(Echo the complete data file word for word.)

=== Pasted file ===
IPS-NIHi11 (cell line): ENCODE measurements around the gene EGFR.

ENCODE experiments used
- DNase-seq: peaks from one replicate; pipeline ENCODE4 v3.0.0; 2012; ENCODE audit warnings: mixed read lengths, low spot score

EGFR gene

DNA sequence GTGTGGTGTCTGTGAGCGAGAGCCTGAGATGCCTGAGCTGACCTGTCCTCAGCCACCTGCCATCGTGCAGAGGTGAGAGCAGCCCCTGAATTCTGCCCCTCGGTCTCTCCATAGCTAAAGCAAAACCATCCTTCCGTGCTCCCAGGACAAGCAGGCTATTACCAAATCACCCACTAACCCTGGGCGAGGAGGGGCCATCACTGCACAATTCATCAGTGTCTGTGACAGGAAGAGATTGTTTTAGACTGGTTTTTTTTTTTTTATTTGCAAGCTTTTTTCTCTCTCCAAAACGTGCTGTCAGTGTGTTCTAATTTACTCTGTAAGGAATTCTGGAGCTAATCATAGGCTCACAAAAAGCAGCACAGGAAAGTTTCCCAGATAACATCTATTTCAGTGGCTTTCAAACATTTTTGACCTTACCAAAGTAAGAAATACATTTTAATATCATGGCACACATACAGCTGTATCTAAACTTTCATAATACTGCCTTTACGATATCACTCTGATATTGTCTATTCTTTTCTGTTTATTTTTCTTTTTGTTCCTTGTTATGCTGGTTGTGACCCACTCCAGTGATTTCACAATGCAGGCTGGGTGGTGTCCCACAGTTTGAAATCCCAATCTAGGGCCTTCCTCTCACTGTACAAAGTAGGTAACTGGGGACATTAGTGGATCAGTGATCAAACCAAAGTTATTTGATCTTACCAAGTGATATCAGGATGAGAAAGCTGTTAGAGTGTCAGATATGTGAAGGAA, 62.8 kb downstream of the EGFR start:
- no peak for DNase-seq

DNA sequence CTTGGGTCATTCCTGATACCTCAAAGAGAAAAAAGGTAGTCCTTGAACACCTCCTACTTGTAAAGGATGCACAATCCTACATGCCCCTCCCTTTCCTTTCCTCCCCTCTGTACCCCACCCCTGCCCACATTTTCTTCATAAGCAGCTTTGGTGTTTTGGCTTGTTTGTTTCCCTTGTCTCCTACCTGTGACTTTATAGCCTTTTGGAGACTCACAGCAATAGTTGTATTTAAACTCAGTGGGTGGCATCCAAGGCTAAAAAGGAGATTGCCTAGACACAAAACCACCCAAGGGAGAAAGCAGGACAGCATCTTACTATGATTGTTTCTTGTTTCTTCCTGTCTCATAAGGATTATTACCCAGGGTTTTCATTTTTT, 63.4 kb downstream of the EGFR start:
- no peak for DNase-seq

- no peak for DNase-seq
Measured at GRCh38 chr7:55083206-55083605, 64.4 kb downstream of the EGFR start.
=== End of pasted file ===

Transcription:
IPS-NIHi11 (cell line): ENCODE measurements around the gene EGFR.

ENCODE experiments used
- DNase-seq: peaks from one replicate; pipeline ENCODE4 v3.0.0; 2012; ENCODE audit warnings: mixed read lengths, low spot score

EGFR gene

DNA sequence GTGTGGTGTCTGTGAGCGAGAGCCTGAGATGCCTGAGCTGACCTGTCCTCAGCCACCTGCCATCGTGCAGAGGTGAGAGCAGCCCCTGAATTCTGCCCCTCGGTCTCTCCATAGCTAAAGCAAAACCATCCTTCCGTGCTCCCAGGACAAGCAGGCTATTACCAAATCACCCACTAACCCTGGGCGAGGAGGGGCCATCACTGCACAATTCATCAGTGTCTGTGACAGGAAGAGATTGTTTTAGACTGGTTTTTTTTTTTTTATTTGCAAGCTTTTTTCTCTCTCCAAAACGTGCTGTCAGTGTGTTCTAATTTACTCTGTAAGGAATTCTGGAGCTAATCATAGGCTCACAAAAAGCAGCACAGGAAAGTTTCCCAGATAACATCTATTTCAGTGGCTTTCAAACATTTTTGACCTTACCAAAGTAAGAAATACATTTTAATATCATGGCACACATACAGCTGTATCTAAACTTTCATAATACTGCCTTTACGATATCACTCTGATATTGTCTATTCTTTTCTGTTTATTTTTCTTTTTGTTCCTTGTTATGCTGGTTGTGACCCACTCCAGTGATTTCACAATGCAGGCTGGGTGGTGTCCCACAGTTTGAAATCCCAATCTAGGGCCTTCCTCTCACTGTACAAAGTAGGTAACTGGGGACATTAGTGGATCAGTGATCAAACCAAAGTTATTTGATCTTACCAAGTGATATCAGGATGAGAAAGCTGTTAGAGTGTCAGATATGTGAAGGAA, 62.8 kb downstream of the EGFR start:
- no peak for DNase-seq

DNA sequence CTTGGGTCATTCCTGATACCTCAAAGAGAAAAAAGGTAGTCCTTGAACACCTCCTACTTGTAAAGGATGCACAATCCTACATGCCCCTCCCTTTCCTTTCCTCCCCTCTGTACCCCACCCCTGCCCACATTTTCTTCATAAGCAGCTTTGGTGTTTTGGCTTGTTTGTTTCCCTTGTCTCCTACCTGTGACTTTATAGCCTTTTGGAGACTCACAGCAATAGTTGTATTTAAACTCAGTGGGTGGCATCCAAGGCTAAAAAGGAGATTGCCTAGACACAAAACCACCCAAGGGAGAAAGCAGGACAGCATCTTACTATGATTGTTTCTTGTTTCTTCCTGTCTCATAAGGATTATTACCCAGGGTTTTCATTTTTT, 63.4 kb downstream of the EGFR start:
- no peak for DNase-seq

- no peak for DNase-seq
Measured at GRCh38 chr7:55083206-55083605, 64.4 kb downstream of the EGFR start.